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Noble Sports Cars

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Brooklands Road Test Portfolio, compilé par Tony Beadle et RM Clarke, 160 pages 21 x 28 cm, couverture souple, texte anglais.
A self-taught engineer from Leicestershire, Lee Noble began building high-performance sports and racing cars back in 1983, starting out with the Ultima. Constructed in a workshop at his parents’ house the first Ultima proved to be very successful, Noble driving it to championship wins and selling over 150 cars as a result.
A couple of replica models followed – one of a Ferrari P4 and another of a Lotus 23 (called the Noble 23) - and these also sold reasonably well. Next there came another original design, the radical and lightweight Midtec powered by a highly tuned four-cylinder Ford Pinto engine. Soon after sales reached double figures Noble received an offer that was too good to turn down and so the Midtec project passed to a new owner.
Lee Noble then took an ambitious step and, having disposed of all his previous assets to raise funds, invested everything in the Chevrolet V8 powered Ascari. Aiming to market the Ascari in America, initially Noble was making good progress on his own and then he was approached by a person who apparently had the capability to provide the extra finances needed to make the breakthrough. Unfortunately, despite some early race wins, sales of the road-going Ascari were slow due to the high cost of using a BMW V8 in place of the Chevy which increased the price to an unacceptable level. Eventually, in 1996 the partnership was dissolved and Noble had to start afresh.
The outcome of all this was a mid-engined prototype which was built in the garage at Noble's home. The concept evolved into the Noble M10 and, powered by a Ford V6 engine, the car was generally given a warm reception for its exemplary handling and performance by the motoring press on its introduction in 1999. However, despite earning praise for its roadholding, the M10’s styling and quality of finish did receive some criticism.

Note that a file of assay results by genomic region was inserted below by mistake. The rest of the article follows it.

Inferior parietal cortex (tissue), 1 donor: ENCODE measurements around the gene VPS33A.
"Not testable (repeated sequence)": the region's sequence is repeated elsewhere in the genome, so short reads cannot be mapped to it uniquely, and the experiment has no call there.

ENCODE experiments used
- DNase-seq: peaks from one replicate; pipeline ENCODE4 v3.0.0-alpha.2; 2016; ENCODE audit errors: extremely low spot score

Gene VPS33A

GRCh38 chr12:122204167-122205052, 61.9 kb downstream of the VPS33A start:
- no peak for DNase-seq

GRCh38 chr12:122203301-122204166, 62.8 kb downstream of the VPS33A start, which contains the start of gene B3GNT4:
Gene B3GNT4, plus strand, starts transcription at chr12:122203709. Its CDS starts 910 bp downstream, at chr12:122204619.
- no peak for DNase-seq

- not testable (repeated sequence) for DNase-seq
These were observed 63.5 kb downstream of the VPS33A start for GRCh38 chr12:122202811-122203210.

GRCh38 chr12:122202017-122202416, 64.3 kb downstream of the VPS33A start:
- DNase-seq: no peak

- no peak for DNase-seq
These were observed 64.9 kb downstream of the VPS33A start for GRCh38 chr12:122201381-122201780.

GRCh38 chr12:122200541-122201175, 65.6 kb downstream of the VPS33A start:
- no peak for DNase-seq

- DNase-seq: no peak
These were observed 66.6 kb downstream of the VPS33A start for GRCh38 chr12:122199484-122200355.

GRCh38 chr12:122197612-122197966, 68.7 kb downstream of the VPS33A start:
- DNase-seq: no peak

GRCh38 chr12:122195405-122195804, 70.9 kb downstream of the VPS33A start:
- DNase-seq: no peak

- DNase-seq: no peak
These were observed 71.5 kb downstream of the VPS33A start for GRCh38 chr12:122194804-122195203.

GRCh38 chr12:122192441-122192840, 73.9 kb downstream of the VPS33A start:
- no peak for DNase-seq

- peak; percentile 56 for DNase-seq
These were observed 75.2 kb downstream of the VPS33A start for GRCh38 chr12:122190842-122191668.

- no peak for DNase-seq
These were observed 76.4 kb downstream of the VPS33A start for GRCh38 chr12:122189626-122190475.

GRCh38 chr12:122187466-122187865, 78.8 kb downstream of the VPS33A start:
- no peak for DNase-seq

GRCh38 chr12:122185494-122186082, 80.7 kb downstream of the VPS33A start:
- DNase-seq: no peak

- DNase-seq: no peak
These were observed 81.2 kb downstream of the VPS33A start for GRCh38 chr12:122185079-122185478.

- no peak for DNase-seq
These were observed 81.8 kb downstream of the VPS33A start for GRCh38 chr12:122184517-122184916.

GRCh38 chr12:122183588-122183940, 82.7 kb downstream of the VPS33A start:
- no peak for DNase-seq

These misgivings were answered in full the following year by its successor, the M12, the model that immediately established the Noble marque as a serious contender. With its vastly improved body styling and a twin-turbo Ford V6 coupled to the superb chassis the Noble M12 GTO rightfully earned plaudits from all those who drove one. Uprated versions came along on a regular basis – M12 GTO-3 and M12 GTO-3R - but in 2004 the model designation was changed to M400 even though the car itself was still basically just a much revamped M12.
To the accompaniment of loud and prolonged fanfares, the Noble M14 was unveiled at the 2004 British Motor Show. Regrettably, for a variety of reasons this model never made it into production. A similar fate befell the M15 which appeared a couple of years later and it soon became evident that there were internal problems brewing at Noble Automotive. In February 2007 the design and manufacturing rights to the M12/M400 were sold to 1g Racing of Hamilton, Ohio, USA, and once again Lee Noble found himself in a conflict with corporate investors over company policy. At the beginning of 2008 he left the organisation.
The latest episode in the Noble saga saw the launch of the M600 in October 2009 with the Leicester-based company also promising that an updated M15/C would appear in the near future. Around the same time Lee Noble was announcing his latest venture - the Fenix - and the story of high performance cars to be associated with the name Noble is obviously far from over.
Launched in 1999, the Noble M10 high-performance sports car was the brainchild of talented design engineer, Lee Noble. It was the iconic M12 which earned the rave reviews and established Noble as a maker of handsome, ultra-fast and affordable cars. This book is a compilation of road & comparison tests, technical & performance data plus an invaluable buyers guide. Models covered: M10, M12 GTO, M12GTO-3, M12 GTO-3R, M400, M14, M15 & M600. A total of 160 fully illustrated pages. SB.


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